Dear Native Women, We Are Resilient
Dear Native American and Indigenous women,
For some time now I’ve been pondering on how to write a blog concerning Native American women. So I will begin by saying this: we are beautiful, we are strong, and we are resilient.
When I say we are beautiful, I do not mean the way mainstream society perceives us. We are not celluloid princesses or hyper sexualized women. For many years, Native women have been classified as submissive through the use of dehumanizing terms such as “squaw.” I would like to make it clear that our beauty is not to be misconstrued; our beauty is in all aspects within us and not just the outer image.
Today, imagery of Native women is dominated by films like Disney’s Pocahontas. It’s a continuing controversy for many of us. Yes, Disney probably intended to portray Native women positively, but it ultimately set women back by using derogatory stereotypes. We are still on the frontline with this issue— continue to stand strong.
We are strong, my Native women, because our grandmothers, mothers, and sisters persevered through devastating events, reshaping Native women’s history to empower us today. The negative images brought to our attention enable us to teach mainstream societies about our true selves.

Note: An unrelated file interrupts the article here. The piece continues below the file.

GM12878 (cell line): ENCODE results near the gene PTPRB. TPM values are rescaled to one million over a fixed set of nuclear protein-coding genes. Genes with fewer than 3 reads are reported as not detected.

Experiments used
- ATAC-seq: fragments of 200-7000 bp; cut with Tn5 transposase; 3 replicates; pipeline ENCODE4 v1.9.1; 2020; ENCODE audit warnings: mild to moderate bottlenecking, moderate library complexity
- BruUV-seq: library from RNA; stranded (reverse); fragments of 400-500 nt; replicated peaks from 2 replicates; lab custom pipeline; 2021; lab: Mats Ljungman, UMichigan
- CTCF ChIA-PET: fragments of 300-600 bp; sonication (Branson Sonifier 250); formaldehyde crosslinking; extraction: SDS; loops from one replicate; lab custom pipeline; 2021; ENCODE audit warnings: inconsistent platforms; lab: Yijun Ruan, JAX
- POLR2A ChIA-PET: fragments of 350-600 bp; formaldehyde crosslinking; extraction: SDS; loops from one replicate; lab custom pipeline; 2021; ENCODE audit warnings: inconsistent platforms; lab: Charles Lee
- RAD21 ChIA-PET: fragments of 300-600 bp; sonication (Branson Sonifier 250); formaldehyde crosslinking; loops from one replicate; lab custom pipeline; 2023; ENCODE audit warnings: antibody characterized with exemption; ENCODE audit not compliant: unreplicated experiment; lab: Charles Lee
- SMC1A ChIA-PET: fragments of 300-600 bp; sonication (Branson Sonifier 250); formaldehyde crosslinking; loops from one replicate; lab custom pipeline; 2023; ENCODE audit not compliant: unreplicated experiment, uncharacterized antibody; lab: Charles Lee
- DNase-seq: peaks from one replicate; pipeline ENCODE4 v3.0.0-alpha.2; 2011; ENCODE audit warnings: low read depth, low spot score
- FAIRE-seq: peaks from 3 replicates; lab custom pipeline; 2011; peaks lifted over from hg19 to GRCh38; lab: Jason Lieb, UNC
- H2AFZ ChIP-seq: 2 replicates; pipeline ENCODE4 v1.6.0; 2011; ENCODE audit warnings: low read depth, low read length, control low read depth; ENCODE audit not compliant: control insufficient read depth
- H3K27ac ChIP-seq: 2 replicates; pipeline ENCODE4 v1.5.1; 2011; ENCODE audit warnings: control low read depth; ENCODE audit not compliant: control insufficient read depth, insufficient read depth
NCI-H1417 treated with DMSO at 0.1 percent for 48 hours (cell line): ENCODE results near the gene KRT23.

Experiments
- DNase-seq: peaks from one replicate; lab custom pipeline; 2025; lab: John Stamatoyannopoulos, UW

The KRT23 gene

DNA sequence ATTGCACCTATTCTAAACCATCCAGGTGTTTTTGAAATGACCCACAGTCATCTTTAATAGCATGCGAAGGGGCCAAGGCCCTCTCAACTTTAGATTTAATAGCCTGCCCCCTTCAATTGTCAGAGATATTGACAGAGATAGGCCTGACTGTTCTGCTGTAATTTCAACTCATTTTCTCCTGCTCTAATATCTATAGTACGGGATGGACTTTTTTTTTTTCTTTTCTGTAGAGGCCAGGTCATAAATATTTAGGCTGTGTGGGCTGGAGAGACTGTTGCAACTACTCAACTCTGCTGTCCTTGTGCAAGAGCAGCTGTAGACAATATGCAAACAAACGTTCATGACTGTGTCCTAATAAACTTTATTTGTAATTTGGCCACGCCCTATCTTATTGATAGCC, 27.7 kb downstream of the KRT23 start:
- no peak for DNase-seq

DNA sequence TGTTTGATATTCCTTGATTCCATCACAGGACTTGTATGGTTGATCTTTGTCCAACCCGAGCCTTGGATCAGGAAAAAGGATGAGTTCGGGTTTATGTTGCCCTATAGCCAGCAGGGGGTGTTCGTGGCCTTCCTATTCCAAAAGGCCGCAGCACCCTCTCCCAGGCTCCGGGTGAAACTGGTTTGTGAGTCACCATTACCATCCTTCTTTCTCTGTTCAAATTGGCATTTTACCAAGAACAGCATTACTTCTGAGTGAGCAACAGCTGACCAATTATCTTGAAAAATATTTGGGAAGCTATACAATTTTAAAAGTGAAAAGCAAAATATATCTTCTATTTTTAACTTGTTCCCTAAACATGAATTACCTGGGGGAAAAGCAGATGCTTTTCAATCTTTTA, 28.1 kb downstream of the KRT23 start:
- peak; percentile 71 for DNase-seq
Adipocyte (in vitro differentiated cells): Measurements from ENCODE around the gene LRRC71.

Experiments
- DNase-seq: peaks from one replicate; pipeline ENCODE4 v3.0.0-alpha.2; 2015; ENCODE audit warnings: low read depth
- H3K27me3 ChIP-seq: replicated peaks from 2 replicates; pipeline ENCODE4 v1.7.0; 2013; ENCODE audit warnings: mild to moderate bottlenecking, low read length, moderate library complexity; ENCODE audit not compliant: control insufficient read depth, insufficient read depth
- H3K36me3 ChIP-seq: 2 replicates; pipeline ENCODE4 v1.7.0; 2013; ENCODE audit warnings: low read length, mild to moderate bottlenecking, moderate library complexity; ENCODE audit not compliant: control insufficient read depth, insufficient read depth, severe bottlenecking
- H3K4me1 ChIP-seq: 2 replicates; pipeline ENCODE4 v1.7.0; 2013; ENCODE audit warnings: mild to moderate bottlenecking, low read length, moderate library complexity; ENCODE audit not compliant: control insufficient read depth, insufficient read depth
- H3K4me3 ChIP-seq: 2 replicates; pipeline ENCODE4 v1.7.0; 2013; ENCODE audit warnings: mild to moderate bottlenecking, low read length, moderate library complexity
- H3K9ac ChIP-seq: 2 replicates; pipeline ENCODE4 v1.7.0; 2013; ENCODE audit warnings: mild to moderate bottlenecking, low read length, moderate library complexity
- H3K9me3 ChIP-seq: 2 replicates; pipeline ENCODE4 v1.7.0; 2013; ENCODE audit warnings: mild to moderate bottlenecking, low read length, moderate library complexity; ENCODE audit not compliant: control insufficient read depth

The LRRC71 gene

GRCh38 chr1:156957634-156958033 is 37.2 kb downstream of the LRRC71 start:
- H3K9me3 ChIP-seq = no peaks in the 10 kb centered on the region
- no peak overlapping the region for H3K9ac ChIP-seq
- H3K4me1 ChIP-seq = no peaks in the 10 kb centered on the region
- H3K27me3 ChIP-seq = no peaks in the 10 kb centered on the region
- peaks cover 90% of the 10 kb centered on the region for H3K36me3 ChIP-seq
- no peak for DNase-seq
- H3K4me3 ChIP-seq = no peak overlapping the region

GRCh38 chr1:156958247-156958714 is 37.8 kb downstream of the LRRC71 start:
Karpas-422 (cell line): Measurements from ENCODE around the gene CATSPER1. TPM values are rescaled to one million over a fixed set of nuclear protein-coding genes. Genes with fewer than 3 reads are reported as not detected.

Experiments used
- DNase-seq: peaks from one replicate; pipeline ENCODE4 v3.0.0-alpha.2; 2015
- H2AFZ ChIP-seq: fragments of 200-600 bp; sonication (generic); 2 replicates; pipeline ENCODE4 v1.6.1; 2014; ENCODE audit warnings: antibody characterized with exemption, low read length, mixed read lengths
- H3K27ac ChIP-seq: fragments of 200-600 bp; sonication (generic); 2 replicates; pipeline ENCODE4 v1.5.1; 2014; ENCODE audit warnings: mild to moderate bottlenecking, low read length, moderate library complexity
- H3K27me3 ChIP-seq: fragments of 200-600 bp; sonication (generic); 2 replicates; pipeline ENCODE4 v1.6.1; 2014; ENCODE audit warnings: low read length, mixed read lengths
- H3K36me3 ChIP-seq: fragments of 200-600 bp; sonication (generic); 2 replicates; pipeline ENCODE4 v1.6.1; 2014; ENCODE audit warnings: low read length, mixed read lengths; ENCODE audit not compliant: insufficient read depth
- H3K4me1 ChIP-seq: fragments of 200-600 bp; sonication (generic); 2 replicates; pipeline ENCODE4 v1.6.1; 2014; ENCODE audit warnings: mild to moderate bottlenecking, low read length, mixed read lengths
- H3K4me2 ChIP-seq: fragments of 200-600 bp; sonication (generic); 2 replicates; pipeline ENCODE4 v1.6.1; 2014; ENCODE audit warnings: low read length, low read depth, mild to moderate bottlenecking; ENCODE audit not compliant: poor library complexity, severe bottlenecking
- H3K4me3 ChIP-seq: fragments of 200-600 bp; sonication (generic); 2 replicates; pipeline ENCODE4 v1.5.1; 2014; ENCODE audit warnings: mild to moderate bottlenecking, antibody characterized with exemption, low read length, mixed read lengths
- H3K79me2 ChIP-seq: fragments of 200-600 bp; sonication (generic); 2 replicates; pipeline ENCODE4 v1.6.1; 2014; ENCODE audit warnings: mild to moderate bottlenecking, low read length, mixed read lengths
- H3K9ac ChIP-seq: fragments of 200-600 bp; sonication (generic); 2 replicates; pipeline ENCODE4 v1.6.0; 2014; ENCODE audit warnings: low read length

Native women historically were in the shadows, but that does not mean they were unimportant. In Theda Perdue’s Cherokee Women, women were disciplined to incorporate European culture. Through missionary schools and conversion, Cherokee women were able to culturally persist without forgetting their values. In all tribes that went through historical trauma, it was the women who maintained the societies and the culture, and who were leaders. We’re no longer in the shadows today, we are resilient.
Today, Native women are becoming more informed and have been taking a stand on issues that have not been getting enough attention from the media. Missing and murdered Indigenous women have been a top issue, along with sexual and domestic violence. For certain Native women’s issues are being recognized and we need that recognition.
We are resilient, my sisters, because we know who we are and where we come from. Empower one another because we are proud. We are more than just pretty faces, more than how Europeans have misrepresented us, and much more than “squaws.” I am proud to know many Native women who are tired of such misconceptions and who are taking a stand everyday by teaching positively (and most times, aggressively) about our existence and importance to the outside world.
Continue this course of action, continue to inform, and we cannot lose.
Shaina Nez (Diné) is a graduate of Diné College and author of the TCJ Student blog, Red Storyteller.